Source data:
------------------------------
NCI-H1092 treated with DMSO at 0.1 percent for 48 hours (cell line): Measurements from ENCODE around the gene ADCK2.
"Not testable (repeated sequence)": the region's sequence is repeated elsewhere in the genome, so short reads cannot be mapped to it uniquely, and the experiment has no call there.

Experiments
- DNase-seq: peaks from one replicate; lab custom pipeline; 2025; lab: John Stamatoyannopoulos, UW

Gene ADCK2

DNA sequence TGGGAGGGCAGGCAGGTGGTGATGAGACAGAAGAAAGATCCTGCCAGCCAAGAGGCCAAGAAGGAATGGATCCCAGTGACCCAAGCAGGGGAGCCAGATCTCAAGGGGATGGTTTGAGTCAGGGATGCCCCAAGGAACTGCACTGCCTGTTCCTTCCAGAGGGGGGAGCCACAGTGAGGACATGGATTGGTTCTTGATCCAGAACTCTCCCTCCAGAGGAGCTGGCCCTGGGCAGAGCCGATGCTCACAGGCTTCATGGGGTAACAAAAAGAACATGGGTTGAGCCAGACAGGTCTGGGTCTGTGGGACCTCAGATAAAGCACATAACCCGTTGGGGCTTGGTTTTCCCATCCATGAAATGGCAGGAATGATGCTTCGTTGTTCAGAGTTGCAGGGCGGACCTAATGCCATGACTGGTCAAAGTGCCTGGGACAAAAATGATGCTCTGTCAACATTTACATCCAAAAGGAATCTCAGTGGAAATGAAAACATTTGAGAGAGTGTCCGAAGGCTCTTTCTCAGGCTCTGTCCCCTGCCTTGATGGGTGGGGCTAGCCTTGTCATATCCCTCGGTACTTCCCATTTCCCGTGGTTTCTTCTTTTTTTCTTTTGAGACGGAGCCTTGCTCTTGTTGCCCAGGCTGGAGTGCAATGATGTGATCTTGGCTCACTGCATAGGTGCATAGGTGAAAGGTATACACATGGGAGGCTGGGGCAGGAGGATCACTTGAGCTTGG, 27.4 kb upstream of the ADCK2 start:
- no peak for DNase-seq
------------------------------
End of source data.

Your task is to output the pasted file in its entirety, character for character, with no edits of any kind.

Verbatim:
NCI-H1092 treated with DMSO at 0.1 percent for 48 hours (cell line): Measurements from ENCODE around the gene ADCK2.
"Not testable (repeated sequence)": the region's sequence is repeated elsewhere in the genome, so short reads cannot be mapped to it uniquely, and the experiment has no call there.

Experiments
- DNase-seq: peaks from one replicate; lab custom pipeline; 2025; lab: John Stamatoyannopoulos, UW

Gene ADCK2

DNA sequence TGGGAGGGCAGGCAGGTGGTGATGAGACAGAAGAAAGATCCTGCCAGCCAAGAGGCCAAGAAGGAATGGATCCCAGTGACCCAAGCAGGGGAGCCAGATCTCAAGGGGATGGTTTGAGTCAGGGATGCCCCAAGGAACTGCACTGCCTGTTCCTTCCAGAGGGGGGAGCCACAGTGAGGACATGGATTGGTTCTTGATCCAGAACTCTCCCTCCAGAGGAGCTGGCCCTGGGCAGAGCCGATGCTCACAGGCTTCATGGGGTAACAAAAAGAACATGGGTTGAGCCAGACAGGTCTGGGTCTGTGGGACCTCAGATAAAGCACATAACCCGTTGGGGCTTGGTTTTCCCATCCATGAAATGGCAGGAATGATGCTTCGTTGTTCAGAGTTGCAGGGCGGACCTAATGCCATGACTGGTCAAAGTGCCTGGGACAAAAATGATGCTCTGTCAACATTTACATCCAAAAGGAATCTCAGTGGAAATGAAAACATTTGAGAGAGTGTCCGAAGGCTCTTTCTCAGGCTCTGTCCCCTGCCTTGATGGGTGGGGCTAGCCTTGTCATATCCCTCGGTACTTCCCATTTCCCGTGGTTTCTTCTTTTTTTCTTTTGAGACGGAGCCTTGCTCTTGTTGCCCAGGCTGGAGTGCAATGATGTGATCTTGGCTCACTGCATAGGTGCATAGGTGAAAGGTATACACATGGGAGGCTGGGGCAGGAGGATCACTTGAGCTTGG, 27.4 kb upstream of the ADCK2 start:
- no peak for DNase-seq